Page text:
My husband and I were watching the film Twin Spirits: Sting performs Schumann, a lovely performance portraying the life and love of Robert and Clara Schumann through excerpts of their letters to one another as well as their musical compositions. Robert and Clara corresponded through love letters for years before they were finally allowed to marry. Once they actually did marry, Robert proposed that they begin a marriage diary to record their lives together.
When Robert began the marriage diary, he asked Clara if she would pledge with him for life to commit themselves to industry, thrift, and fidelity. She agreed wholeheartedly, and so their married life began. When my husband and I heard this, we resonated with this idea so much that we wanted to adopt it for our own motto.
Thus, I have placed it as the subtitle on our blog. Industry: for striving to work as hard as we can towards good ends in all of our endeavors. Thrift: for living frugally and wisely. Fidelity: for faithfulness to each other, to our children, and to God.
You’ll notice that we also added the word “contentment” to our motto. While industry, thrift, and fidelity are strong virtues, they can quickly become vices without contentment.
For example, any of these can be performed out of pride. They can be sought after with selfish ambition. Any can be dutifully committed to with a heart full of resentment. They could be submitted to with a sense of dreadful sense of confinement. Pick your poison, and these lofty ideals are quickly infected with a great sickness.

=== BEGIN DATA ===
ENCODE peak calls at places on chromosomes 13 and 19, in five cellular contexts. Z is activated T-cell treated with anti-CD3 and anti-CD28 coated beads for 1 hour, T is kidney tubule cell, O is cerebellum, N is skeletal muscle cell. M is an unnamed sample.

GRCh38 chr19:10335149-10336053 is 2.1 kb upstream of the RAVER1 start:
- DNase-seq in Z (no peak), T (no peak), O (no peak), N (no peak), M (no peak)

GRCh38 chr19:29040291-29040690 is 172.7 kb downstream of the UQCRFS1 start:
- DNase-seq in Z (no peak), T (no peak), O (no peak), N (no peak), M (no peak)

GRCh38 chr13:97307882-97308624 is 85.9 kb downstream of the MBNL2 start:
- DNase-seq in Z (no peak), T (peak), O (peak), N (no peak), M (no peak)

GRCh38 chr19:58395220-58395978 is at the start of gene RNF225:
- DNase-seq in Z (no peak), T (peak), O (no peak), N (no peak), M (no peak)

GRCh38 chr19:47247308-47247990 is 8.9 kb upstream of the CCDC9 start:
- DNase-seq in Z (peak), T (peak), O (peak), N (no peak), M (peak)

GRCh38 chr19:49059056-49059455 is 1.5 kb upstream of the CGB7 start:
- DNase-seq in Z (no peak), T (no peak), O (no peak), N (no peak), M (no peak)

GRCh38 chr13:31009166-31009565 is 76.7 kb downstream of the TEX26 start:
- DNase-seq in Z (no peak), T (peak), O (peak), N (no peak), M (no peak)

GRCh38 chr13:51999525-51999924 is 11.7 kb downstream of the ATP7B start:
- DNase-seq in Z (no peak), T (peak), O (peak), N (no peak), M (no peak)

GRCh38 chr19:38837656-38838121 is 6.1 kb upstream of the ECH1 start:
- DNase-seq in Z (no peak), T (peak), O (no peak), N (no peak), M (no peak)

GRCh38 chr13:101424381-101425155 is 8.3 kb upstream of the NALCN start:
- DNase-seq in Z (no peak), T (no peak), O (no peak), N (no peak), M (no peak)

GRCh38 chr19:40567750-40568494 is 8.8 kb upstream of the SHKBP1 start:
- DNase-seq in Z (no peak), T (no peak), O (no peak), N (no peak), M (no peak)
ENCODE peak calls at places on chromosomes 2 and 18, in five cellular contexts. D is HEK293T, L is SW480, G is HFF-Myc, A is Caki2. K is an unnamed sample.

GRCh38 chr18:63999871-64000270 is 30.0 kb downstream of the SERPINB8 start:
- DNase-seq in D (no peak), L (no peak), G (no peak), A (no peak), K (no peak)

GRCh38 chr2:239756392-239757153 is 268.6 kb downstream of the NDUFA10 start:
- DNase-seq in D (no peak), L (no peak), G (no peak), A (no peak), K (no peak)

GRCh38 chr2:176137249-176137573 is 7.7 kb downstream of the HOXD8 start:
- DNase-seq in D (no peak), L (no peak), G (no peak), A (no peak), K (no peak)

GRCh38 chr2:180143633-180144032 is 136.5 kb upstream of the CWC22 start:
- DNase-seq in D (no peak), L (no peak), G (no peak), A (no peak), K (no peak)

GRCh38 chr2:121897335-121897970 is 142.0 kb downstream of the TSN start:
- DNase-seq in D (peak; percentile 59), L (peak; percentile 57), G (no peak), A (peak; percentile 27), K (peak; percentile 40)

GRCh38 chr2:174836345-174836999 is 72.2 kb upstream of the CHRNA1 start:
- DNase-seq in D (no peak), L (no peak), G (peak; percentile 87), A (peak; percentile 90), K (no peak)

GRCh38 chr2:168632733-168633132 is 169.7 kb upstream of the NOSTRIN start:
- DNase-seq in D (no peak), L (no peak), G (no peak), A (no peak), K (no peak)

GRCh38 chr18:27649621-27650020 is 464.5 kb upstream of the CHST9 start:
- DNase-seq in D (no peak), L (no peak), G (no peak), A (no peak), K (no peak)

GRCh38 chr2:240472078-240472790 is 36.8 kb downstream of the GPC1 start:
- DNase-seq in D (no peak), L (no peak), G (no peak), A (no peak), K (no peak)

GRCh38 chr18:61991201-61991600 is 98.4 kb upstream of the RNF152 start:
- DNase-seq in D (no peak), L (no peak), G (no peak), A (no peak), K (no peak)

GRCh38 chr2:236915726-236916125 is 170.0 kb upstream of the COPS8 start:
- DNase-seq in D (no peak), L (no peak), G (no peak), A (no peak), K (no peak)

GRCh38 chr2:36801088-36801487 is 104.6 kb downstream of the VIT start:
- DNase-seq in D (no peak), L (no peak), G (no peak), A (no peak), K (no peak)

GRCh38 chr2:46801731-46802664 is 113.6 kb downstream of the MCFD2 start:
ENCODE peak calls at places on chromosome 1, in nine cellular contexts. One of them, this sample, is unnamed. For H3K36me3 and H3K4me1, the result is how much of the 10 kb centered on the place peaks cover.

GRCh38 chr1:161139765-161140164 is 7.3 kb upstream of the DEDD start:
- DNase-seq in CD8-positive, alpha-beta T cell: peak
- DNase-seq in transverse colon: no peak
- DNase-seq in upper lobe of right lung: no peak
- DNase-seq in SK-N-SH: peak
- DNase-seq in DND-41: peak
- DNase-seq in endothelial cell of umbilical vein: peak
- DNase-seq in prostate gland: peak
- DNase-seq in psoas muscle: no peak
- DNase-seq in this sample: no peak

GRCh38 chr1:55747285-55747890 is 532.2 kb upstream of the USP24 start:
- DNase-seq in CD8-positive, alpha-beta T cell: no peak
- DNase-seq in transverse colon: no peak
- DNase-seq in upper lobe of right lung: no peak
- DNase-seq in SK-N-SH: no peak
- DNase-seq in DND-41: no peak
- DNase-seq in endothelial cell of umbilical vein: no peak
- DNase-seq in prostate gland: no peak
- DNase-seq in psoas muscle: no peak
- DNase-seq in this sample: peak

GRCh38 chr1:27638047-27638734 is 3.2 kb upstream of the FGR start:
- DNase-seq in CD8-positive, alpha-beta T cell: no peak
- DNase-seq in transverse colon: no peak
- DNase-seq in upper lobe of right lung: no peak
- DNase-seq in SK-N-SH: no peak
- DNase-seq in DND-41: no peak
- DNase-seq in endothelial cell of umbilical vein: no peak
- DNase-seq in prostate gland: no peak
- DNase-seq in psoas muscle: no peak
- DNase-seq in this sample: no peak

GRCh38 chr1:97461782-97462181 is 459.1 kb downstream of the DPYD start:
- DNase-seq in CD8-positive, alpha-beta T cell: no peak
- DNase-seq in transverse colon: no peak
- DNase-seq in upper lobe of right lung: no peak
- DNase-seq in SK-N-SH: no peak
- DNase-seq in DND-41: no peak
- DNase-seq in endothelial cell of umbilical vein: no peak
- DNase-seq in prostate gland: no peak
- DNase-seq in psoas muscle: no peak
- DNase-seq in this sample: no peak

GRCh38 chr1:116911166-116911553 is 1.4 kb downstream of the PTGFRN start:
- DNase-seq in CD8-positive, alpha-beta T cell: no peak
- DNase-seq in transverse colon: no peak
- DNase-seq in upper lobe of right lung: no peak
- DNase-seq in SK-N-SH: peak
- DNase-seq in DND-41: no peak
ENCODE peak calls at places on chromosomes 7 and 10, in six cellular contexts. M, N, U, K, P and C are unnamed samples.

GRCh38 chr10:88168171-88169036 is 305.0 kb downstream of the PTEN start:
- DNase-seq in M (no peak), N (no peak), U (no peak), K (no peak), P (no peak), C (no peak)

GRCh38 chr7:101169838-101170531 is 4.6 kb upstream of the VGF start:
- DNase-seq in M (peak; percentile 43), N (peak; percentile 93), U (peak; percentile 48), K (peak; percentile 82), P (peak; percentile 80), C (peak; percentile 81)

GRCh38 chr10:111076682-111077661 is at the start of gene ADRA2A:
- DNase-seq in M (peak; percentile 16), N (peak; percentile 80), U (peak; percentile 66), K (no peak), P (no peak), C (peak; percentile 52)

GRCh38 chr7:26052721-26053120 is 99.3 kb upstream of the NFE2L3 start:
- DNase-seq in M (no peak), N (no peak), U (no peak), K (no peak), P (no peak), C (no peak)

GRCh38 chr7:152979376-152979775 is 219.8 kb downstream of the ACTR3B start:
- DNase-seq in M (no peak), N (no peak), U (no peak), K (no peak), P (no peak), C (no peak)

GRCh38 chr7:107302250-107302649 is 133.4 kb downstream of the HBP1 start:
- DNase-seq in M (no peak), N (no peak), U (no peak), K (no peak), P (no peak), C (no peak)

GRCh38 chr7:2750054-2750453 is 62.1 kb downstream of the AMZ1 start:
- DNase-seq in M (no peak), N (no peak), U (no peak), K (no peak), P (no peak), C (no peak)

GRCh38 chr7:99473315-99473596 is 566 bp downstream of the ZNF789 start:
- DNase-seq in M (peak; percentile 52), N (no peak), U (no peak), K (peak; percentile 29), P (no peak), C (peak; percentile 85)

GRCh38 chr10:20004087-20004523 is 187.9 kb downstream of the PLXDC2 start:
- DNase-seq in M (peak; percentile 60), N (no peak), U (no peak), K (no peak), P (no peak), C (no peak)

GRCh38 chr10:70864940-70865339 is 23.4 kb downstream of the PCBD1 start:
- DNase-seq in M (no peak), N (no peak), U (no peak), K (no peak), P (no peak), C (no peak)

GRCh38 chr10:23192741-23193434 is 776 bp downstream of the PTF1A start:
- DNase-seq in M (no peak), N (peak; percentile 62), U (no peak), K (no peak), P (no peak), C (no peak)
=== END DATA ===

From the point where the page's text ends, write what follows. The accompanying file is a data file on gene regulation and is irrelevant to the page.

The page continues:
However, contentment brings joy to these three vows. It is possible to find satisfaction in working to the best of your ability, even in the most mundane chores. The thrill of a successful harvest reaped can overshadow the toil it took to get it. Frugality can break our materialistic addictions and bring our attention back to the more important things in life. There can be great gain in living simply and inexpensively. And while the constraints of fidelity are indeed binding, faithfulness with contentment can bring a secure and lasting love.
One last note on contentment: Just like it is easy for us to look over at our neighbor’s goats and wish we were in a different place in life, it’s easy for you, the reader of a blog, to get a false image of our (or any other blogger’s) private family life. It’s easy to read someone’s blog and see the pretty images, read the ideas, and wish that you could be like that person. You begin to think that I really am super industrious, thrifty, and faithful, instead of remembering that it is only my aim to work towards those ends. It’s easy to forget that the person on the other side of the screen is a real person, just like you, with his ups and downs, struggles and joys. Remember that my grass is no greener than yours and that my life is no better.
Find contentment where you are at today instead of searching for it elsewhere.
Work industriously with joy and peace. Don’t allow your heart to wish for things thinking that they will bring happiness. Commit yourself to finding the best in your family and choosing to love them as best as you can, regardless of their faults and yours.
And while you work at it, remember that we are right there working alongside you.
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